What Offers Better Protection from COVID-19: Previous Infection or Vaccination?
Amid the current climate of vaccine hesitancy and pushback against vaccine mandates, the question is continually being raised: what offers superior protection, a vaccine against COVID-19 or natural immunity?
The question is especially pertinent to those who have already contracted and recovered from the disease caused by the SARS-CoV-2 virus. One such individual, a University of California-Irvine psychiatry professor, Dr. Aaron Kheriaty, felt that because he had already been infected with COVID-19, he should not be required to abide by the university system’s vaccination mandate. Kheriaty took his case all the way to the courts, suing to stop the mandate because “natural” immunity had given him, along with millions of others, better protection than any vaccine could. Last week, a judge dismissed the injunction.
Natural immunity is the type of immunity wherein the body develops its own antibodies after being infected by the COVID-19 virus. While many scientists and doctors corroborate the power of natural immunity in preventing further infections, relying on it alone without vaccinations poses many risks.
According to a study by the British Society for Immunology, natural infection with SARS-CoV-2 can lead a person to become very unwell first before developing immunity - and immune response can vary from person to person. In addition, its length of protection remains unknown. Meanwhile, vaccination can significantly reduce the chance of developing COVID-19 in the first place, avoiding this state of illness and inducing an immune response in a relatively controlled and safer way.
The World Health Organization also encourages “herd immunity,” which can be the outcome of a population that has both natural immunity and vaccines. But the WHO expressed support for herd immunity through vaccination, not by allowing disease to spread through any segment of the population, as this would lead to unnecessary cases and deaths.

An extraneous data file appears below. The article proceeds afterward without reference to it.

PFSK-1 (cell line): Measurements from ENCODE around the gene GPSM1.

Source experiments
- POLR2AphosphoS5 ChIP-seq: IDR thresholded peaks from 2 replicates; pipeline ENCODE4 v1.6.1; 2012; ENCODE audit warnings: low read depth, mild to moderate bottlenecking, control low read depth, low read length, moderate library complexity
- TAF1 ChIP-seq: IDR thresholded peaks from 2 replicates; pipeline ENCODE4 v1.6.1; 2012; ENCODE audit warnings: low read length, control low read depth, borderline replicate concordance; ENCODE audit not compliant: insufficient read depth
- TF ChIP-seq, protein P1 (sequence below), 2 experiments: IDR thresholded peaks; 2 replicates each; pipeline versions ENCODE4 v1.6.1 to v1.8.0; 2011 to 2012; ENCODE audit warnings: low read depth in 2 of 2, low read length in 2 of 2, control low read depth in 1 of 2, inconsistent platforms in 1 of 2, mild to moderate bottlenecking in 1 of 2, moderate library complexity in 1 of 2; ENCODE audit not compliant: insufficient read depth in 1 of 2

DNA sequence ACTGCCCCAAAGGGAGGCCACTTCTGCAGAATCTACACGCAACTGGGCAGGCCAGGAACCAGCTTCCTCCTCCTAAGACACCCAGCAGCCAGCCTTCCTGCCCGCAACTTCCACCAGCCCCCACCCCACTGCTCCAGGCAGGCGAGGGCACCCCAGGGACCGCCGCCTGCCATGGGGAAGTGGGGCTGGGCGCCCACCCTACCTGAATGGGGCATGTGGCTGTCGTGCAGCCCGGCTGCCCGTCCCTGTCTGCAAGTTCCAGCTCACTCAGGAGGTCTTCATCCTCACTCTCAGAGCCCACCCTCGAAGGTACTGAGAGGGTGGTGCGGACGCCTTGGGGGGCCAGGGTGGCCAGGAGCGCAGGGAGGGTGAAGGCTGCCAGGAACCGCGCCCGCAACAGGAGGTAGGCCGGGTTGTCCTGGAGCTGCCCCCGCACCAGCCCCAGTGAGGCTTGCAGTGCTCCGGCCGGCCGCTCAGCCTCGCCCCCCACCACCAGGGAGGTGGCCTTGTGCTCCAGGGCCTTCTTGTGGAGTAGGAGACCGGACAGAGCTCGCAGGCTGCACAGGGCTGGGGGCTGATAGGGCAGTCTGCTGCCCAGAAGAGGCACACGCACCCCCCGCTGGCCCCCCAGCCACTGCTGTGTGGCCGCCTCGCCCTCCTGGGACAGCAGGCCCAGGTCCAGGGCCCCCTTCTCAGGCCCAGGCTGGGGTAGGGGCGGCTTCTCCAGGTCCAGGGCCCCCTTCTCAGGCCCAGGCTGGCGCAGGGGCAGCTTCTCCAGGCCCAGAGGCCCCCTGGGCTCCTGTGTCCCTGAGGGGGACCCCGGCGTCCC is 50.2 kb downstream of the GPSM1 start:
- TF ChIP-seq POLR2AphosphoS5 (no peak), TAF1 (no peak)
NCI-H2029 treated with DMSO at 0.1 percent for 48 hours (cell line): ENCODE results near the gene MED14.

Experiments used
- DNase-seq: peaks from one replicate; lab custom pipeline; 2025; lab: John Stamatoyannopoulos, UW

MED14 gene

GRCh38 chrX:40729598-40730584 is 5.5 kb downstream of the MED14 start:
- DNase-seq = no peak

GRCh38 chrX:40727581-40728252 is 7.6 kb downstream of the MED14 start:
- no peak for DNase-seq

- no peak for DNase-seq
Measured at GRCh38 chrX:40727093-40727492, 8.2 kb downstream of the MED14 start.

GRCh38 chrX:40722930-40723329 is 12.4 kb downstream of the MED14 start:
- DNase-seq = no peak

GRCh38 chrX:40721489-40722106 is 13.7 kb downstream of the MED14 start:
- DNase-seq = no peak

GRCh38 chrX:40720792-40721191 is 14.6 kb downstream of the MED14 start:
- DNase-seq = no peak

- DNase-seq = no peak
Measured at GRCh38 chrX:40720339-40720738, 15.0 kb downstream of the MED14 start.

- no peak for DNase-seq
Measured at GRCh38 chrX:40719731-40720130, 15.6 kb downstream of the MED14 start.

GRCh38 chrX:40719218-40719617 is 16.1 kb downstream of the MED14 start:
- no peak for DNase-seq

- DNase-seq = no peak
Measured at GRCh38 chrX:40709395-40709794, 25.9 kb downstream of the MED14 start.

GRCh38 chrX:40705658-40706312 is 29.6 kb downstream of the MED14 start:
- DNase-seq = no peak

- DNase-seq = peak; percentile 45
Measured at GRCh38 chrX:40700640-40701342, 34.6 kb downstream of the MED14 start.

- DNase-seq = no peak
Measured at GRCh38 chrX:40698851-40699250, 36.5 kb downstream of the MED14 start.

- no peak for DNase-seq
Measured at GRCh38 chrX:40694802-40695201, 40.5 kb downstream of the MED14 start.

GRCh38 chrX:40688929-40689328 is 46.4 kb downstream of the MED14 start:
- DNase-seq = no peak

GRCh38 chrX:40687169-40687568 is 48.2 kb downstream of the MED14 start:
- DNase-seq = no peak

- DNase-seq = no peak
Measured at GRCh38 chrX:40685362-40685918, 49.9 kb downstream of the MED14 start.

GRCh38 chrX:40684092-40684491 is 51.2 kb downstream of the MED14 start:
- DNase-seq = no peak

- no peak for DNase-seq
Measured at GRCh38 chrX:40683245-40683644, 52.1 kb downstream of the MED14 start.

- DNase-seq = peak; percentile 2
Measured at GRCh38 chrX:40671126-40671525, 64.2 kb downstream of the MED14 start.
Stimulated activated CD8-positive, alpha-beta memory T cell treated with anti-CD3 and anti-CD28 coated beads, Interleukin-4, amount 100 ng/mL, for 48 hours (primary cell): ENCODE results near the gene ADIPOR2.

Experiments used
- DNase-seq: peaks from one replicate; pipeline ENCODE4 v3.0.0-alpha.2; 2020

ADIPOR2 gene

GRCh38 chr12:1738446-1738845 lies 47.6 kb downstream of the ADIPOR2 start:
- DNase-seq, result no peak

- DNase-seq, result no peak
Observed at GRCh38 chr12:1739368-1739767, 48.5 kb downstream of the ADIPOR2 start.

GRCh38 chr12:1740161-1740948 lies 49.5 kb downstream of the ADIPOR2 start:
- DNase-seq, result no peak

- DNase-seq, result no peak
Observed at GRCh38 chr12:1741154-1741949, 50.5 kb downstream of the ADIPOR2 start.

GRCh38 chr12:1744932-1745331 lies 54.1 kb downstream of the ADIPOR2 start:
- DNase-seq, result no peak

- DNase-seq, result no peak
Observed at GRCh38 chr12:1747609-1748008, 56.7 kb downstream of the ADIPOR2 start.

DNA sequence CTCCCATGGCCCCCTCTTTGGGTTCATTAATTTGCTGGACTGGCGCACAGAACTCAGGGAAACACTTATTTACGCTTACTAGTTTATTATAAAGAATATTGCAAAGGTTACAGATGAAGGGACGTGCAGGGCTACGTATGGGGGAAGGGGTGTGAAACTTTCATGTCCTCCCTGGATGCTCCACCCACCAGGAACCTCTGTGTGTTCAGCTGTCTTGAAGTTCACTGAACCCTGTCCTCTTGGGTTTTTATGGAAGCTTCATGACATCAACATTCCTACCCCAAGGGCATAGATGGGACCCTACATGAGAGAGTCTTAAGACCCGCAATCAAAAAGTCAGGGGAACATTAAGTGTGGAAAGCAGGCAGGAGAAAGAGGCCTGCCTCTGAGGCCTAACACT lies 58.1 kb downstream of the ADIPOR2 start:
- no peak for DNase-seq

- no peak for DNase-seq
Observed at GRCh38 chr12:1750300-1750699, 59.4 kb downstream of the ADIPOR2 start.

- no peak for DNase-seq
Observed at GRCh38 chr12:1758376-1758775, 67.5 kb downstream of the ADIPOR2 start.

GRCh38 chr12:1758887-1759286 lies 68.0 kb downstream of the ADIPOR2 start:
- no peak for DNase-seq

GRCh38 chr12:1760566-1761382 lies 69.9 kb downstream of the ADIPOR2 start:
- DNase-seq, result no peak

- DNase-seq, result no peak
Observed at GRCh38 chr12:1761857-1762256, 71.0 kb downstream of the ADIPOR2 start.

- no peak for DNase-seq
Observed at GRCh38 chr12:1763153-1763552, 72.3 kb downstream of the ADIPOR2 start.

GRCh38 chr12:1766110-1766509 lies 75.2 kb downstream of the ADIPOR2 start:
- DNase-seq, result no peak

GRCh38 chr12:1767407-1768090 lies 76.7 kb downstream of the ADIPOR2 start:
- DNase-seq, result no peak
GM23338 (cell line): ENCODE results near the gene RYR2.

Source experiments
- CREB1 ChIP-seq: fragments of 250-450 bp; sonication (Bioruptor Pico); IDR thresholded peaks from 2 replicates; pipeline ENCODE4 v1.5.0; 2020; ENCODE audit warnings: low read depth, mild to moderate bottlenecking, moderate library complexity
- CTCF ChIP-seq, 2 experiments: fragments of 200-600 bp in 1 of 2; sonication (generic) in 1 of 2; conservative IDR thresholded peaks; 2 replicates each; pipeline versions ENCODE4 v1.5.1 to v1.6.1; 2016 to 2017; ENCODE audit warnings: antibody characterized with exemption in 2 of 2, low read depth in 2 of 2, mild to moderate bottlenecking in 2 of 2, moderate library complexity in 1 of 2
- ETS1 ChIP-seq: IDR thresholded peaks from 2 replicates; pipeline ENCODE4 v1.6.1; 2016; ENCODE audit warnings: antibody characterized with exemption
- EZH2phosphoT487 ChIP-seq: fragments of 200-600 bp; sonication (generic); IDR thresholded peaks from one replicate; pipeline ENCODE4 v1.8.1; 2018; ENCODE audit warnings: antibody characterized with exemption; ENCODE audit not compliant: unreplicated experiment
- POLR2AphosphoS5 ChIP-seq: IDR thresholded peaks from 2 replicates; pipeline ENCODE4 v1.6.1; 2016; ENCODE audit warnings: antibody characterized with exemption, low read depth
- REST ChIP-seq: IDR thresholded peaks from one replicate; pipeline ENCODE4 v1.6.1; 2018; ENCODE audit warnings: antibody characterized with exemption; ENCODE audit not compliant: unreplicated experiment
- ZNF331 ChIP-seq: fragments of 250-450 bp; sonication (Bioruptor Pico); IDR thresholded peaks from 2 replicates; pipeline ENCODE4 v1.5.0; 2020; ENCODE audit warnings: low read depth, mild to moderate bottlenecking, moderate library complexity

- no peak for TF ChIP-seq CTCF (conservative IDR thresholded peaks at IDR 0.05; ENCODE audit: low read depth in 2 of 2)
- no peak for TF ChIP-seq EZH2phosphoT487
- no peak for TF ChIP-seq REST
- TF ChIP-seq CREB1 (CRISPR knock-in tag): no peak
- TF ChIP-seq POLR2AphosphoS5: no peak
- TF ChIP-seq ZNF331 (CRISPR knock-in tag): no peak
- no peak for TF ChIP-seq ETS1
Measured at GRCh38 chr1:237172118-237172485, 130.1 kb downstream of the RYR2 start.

“Herd immunity against COVID-19 should be achieved by protecting people through vaccination, not by exposing them to the pathogen that causes the disease,” the WHO stated in December 2020.
As hospitalizations and deaths have risen over the past three months, numerous sources and experts have referred to the surge as a “pandemic of the unvaccinated.”
A large part of the dilemma lays in the fact that this is a novel disease, caused by a novel virus, and scientists just are not yet sure where antibodies to COVID-19 are coming from. While blood tests are regularly used to detect antibodies to other infectious diseases, neither the FDA, nor the Centers for Disease Control and Prevention recommend relying on currently authorized antibody tests to determine whether one is immune to the disease.
“We don’t yet have full understanding of what the presence of antibodies tells us about immunity,” said Kelly Wroblewski, director of infectious diseases at the Association of Public Health Laboratories.
The CDC states that people should get vaccinated regardless of whether they have already had COVID-19, because “research has not yet shown how long you are protected from getting COVID-19 again after you recover from COVID-19.” The agency further points readers to a study showing that unvaccinated people who have survived a COVID-19 infection are two times as likely to get the disease again as compared to individuals who were previously infected and also fully vaccinated afterward. This particular study was conducted among Kentucky residents in spring 2021 among persons previously infected with SARS-CoV-2 in 2020.
In terms of length of protection offered by natural immunity, studies are beginning to trickle in. An analysis published in late September by Dr. Jeffrey Klausner, a clinical professor of population and public health sciences at the University of Southern California, showed that a previous infection generally protects for 10 months or more.
“From the public health perspective, denying jobs and access and travel to people who have recovered from infection doesn’t make sense,” Klausner said.
As the battle continues to rage on, let us know your thoughts on vaccine mandates by filling out BioSpace’s COVID-19 Vaccine Mandates Survey.